Infertility and Early Menopause Linked to Smoking; Directly or Indirectly!

Infertility and Early Menopause Linked to Smoking; Directly or Indirectly!

It doesn’t used to bother us perceiving the smell of cigarettes or that other one from colleagues, spouse, neighbors etc. However, latest report says mere perceiving the smell causes problems of infertility and early menopause for women; same risk with the real smoker! According to a recent study, highest levels of tobacco exposure has been associated with hastening of menopause by 1-2 years. According to Tobacco Section of BMJ, ‘active and passive smoking are linked to infertility problems and a hastening of the natural menopause before the age of 50’. As reported, the findings were based on ‘information obtained on lifetime smoking habits, fertility problems, and age at natural menopause provided by more than 93,000 women taking part in the Women’s Health Initiative Observational Study (WHI OS). All the women had gone through the menopause, and were aged between 50 and 79 when they were recruited to the study between 1993 and 1998, at 40 different centres across the USA’ they reported




A total number of 93,676 women’s data were used for the research using various parameters such as tobacco exposure and fertility, including that of the partners, where 88,732 women were available in that regard. 79,690 of the total sample of 93,676 had had a natural menopause, defined as not having had surgery to remove their ovaries and an absence of periods for 12 consecutive months. All necessary detailed information were asked from smokers, ex-smokers and passive smokers ditto to their adolescents, workplace, family background etc. before the results of their findings were published . It was discovered that 15.4% of the women for whom fertility data were available (13, 621 of 88,732), reported problems trying to conceive. And almost half (45%; 35,834) of the women included in the analysis looking at natural menopause said they had gone through their menopause before the age of 50. Analysis of the data showed that tobacco exposure was associated with an increased risk of infertility and earlier menopause’ as reported.’ Compared with never smokers, current or former smoking was associated with a 14% greater risk of infertility and a 26% heightened risk of menopause before the age of 50’, said BMJ.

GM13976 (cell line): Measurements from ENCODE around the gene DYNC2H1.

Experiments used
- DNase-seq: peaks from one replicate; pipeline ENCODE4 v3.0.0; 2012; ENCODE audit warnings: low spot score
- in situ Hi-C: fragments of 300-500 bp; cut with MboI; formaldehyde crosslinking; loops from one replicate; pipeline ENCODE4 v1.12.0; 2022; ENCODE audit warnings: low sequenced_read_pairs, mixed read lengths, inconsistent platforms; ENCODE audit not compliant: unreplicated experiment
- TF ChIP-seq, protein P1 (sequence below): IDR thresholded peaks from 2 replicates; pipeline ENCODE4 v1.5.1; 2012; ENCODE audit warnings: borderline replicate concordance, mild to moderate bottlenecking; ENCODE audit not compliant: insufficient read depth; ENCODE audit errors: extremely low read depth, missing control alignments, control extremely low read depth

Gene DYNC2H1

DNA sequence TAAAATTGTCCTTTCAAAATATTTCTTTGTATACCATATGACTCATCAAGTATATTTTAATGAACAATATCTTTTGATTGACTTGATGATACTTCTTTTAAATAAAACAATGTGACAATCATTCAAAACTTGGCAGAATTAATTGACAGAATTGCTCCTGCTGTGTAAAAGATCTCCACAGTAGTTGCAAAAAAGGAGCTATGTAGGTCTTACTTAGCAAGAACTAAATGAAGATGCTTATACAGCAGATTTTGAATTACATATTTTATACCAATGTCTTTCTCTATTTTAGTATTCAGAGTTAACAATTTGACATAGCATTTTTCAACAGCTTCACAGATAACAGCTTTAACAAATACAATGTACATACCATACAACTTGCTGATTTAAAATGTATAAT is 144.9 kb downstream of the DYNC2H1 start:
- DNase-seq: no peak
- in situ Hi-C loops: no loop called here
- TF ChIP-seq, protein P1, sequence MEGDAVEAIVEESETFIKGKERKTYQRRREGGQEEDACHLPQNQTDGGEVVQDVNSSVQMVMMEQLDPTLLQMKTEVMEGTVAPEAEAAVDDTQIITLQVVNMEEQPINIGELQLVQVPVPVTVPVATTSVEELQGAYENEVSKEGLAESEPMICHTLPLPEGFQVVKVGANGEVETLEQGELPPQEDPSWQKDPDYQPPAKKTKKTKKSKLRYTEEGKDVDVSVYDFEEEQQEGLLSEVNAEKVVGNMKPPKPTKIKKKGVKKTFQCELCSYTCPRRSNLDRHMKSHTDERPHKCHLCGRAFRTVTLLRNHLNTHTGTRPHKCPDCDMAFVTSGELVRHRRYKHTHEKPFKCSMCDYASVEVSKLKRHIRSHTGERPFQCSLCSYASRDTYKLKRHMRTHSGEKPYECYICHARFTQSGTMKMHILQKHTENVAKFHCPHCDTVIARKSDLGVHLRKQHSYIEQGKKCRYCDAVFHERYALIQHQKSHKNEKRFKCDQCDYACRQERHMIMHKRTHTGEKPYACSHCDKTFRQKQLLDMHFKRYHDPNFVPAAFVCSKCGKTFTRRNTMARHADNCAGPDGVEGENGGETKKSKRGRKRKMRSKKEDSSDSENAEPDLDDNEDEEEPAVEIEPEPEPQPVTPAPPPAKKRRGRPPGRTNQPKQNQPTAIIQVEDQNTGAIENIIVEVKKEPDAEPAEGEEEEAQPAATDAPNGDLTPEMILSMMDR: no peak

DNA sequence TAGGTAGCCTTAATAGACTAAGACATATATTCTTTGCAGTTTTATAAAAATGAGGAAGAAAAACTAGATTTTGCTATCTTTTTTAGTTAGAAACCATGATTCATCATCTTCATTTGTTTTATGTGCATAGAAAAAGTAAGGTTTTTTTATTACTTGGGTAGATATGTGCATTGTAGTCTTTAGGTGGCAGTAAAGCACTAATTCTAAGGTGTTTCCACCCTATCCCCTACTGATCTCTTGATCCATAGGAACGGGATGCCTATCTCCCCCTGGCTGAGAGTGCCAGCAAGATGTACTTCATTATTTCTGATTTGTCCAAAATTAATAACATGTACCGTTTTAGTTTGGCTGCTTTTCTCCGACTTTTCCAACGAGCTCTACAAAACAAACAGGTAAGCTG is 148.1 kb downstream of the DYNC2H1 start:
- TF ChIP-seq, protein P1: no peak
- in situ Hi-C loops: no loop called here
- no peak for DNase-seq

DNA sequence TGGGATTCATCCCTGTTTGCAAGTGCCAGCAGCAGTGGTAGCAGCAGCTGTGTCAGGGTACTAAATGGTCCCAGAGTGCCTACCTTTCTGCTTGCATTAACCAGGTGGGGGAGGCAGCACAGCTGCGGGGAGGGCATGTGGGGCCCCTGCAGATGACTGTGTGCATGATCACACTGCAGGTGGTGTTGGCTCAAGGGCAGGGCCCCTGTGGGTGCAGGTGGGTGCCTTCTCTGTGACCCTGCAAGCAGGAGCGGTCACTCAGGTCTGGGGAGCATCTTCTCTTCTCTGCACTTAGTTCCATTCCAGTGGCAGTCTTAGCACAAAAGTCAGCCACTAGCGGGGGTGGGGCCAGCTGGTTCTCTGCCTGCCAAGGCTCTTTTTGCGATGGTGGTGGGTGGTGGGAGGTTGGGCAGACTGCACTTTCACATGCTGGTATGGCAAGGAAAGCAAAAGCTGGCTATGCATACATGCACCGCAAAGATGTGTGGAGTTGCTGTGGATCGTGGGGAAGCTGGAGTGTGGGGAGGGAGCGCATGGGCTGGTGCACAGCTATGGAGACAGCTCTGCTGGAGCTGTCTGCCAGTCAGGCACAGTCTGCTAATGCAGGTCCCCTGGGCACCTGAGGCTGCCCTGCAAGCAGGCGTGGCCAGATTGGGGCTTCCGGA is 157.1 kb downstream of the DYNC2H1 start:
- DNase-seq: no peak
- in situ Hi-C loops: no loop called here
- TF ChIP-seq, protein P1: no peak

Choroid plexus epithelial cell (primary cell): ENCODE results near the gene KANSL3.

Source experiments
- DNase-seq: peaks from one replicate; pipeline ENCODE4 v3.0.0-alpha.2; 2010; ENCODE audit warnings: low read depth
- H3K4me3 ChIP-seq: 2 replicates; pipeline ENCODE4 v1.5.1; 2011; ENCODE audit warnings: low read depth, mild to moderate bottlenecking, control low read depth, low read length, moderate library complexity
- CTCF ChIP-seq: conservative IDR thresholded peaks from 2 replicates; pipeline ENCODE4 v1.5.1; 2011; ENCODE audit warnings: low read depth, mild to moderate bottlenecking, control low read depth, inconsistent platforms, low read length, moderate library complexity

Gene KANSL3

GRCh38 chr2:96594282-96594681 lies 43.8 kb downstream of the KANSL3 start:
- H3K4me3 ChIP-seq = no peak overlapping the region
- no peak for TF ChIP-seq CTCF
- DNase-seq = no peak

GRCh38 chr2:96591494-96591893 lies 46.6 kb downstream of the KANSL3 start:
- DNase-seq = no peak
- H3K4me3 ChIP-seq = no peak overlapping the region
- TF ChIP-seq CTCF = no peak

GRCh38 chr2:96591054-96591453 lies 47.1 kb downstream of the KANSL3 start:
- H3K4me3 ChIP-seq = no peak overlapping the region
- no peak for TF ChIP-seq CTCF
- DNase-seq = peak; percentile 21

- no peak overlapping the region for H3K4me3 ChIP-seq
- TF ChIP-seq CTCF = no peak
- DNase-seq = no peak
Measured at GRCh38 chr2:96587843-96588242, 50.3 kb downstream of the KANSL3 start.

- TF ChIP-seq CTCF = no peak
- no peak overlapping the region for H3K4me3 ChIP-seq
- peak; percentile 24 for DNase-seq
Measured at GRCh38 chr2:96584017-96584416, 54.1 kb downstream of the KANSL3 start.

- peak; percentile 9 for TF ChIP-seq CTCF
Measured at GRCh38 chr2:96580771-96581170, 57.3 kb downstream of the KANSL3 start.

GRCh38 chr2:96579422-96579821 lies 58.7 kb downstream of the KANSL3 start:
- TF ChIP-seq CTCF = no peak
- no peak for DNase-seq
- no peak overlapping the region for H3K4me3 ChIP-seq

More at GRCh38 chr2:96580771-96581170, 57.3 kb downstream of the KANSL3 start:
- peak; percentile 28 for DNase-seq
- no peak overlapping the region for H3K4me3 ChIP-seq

The findings were agreed to be true even by BMJ after taking account of several influential factors, including body mass index (BMI) at the age of 18, educational attainment, alcohol consumption, exercise levels, insecticide exposure, oral contraceptive use, and age at first period.’ The clinical significance of earlier menopause is not clear’, say the researchers, but other studies have linked earlier menopause to a heightened risk of death from any cause said BMJ. This made BMJ concludes that ‘this is an observational study so no firm conclusions can be drawn about cause and effect, but their findings back those of other smaller studies, they said. While the researchers concluded that ‘active smoking and SHS exposure are associated with increased risk of infertility and natural menopause occurring before the age of 50 years. They further say that the toxins found in tobacco smoke are known to have various deleterious effects on many aspects of reproduction and also known to disrupt hormone production and activity.

 

 

 

Article by Tobacco Control of BMJ : ‘Active and passive smoking linked to infertility and earlier menopause’

Research by Andrew Hyland,Etal: Associations between lifetime tobacco exposure with infertility and age at natural menopause: the Women’s Health Initiative Observational Study



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